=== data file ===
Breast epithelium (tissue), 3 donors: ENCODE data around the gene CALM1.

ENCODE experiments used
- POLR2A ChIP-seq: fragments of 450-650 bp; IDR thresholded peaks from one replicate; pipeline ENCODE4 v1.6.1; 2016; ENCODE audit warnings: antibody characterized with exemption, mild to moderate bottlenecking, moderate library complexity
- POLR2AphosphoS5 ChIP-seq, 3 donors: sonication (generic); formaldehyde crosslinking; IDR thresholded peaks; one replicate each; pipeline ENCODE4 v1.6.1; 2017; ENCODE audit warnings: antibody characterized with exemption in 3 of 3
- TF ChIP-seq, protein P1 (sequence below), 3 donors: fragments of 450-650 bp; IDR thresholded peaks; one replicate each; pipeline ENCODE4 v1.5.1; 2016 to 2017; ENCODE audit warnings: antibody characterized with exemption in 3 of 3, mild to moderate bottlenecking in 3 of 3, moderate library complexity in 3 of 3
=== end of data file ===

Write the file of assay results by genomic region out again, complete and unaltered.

Breast epithelium (tissue), 3 donors: ENCODE data around the gene CALM1.

ENCODE experiments used
- POLR2A ChIP-seq: fragments of 450-650 bp; IDR thresholded peaks from one replicate; pipeline ENCODE4 v1.6.1; 2016; ENCODE audit warnings: antibody characterized with exemption, mild to moderate bottlenecking, moderate library complexity
- POLR2AphosphoS5 ChIP-seq, 3 donors: sonication (generic); formaldehyde crosslinking; IDR thresholded peaks; one replicate each; pipeline ENCODE4 v1.6.1; 2017; ENCODE audit warnings: antibody characterized with exemption in 3 of 3
- TF ChIP-seq, protein P1 (sequence below), 3 donors: fragments of 450-650 bp; IDR thresholded peaks; one replicate each; pipeline ENCODE4 v1.5.1; 2016 to 2017; ENCODE audit warnings: antibody characterized with exemption in 3 of 3, mild to moderate bottlenecking in 3 of 3, moderate library complexity in 3 of 3